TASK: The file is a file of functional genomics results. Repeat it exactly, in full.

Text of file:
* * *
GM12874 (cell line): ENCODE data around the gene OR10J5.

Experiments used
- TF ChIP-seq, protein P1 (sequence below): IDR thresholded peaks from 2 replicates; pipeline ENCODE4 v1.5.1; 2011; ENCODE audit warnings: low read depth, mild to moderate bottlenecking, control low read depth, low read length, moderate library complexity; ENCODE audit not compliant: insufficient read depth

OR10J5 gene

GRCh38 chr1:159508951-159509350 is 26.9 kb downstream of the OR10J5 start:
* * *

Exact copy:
GM12874 (cell line): ENCODE data around the gene OR10J5.

Experiments used
- TF ChIP-seq, protein P1 (sequence below): IDR thresholded peaks from 2 replicates; pipeline ENCODE4 v1.5.1; 2011; ENCODE audit warnings: low read depth, mild to moderate bottlenecking, control low read depth, low read length, moderate library complexity; ENCODE audit not compliant: insufficient read depth

OR10J5 gene

GRCh38 chr1:159508951-159509350 is 26.9 kb downstream of the OR10J5 start: